It’s time to stop debating whether a hot dog is a sandwich.

 

This has gone on long enough.

Hot Dog

Few questions are as divisive as the hot dog / sandwich debate. I’ve certainly had it more times than I can count.

But what’s unique about the controversy isn’t how eager people are to argue; it’s how dead-set they are in their opinions from the get-go. Even the most ambivalent, indecisive people I know have strong opinions about the categorical identity of a hot dog. I’ve also never seen anyone change their mind on the matter. Nobody has managed to convince me that a hot dog is a sandwich. (I’m a non-sandwicher, for the record.) Our personal taxonomy is primal and ironclad.

What I also find interesting is that if you really get into the weeds of these debates, it becomes clear that everyone, on both sides of the schism, understands that they’re a little bit wrong.

“Do you think a hot dog is a sandwich?” I asked a friend the other day, in preparation for this article.

“It’s not the most typical referent for ‘sandwich,’” he mused. “But if someone said, ‘We’re only having sandwiches at this event,’ I wouldn’t be surprised if I showed up and hot dogs were part of the food.”

“Would you be surprised if they served slices of pizza folded in half?” I asked.

“Yeah,” he admitted.

“How are those different from hot dogs?”

“I’ll get back to you,” he said.

“A hot dog meets all the necessary and sufficient conditions to make a sandwich,” another friend insisted. “It’s a thing inside two pieces of bread. The shape of the bread doesn’t matter.”

“But a hot dog doesn’t have two pieces of bread,” I said. “It’s one piece of bread that’s folded.”

“Subway sandwiches aren’t always cut the whole way through,” he countered. “But you think those are sandwiches, right?”

“I guess,” I said.

Put another way: what is a “game”? Ludwig Wittgenstein was the first philosopher to address that question. He argued that there is no characteristic common and unique to everything we consider to be a “game.” It’s not rules (what are the rules of Catch?), it’s not competitiveness (plenty of games, like Hanabi and escape rooms, are collaborative), it’s not winning and losing (nobody wins traditional Tag), it’s not fun (nobody enjoys Monopoly, come on), it’s not the involvement of skill (Roulette), and it’s not group participation (Solitaire).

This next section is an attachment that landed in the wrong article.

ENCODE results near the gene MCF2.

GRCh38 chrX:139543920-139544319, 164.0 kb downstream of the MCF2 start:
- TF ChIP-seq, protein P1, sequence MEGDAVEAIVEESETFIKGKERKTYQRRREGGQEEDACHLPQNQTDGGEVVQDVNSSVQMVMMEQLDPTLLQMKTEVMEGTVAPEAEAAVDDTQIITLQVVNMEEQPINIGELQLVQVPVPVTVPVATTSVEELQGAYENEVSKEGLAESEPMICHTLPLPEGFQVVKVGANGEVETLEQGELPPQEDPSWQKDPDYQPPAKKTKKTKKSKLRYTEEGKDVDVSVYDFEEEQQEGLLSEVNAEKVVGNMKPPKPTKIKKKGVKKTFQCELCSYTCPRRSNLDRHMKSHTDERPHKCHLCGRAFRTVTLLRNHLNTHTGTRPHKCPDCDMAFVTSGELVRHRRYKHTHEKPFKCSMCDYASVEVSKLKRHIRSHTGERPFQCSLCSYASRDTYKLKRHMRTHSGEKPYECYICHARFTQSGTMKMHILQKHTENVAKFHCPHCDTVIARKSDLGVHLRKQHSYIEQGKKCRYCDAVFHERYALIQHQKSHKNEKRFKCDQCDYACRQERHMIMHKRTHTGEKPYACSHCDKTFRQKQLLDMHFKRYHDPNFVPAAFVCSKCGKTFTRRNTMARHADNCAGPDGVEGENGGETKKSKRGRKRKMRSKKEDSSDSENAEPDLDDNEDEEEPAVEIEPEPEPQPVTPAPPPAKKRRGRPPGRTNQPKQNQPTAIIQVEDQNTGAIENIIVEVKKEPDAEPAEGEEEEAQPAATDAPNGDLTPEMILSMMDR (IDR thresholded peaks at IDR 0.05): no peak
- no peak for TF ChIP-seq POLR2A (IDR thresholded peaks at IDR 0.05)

Similarly, we’re all aware (or we should be) that for any set of criteria we put forth to define a “sandwich,” naysayers can put forth a counterintuitive exception — an obvious sandwich or non-sandwich for which our nomenclature doesn’t account. Yet, our certainty about the definition of a sandwich remains, edge cases be damned.

That’s what’s brilliant about this quiz, created by Sarah Drasner, the head of developer experience at the web-developer platform Netlify. Click through, and you’ll be asked to identify the sandwich or non-sandwich state of various culinary artifacts: an empanada, a soup dumpling, a burger, a crepe. With each new item, you’re forced to rethink your definition of “sandwich”; just when you think you might have one that works, the next item sends you scrambling. It’s an exercise in humility — a deeply personal illustration of how difficult it is to describe our linguistic intuitions and how much more difficult it is to conform them to logic.

At the end, you’re not given a score. Instead, you’re placed on the traditional sandwich alignment chart with “ingredient purist” and “structural purist” on the axes. (I got Lawful Good — that is, an ingredient purist and a structural purist in both extremes.)

This is, I think, the correct way to approach the Hot Dog Debate. Certainly, it’s better than arguing ourselves into circles. It’s clear that people’s opinions on this matter aren’t likely to change based on logical reasoning. Language is our only tool for describing our realities to each other, and it’s just inadequate here. I deeply believe that a lobster roll is a sandwich and a hot dog is not. I will never be able to articulate why. But I strongly, metaphysically know it to be the case. Just like you will never, ever convince me that Solitaire is not a game.

So let’s not fight with ourselves; it’s not useful. On the other hand, it is useful to allow each other to categorize food in the way that makes sense to us. Maybe describing a hot dog as a sandwich helps it feel more familiar to people from parts of the world where hot dogs aren’t common. Maybe conceiving of a hot dog as separate helps a picky kid who doesn’t like sandwiches feel okay eating this one. I suspect most people have fallen into the camp that works for them.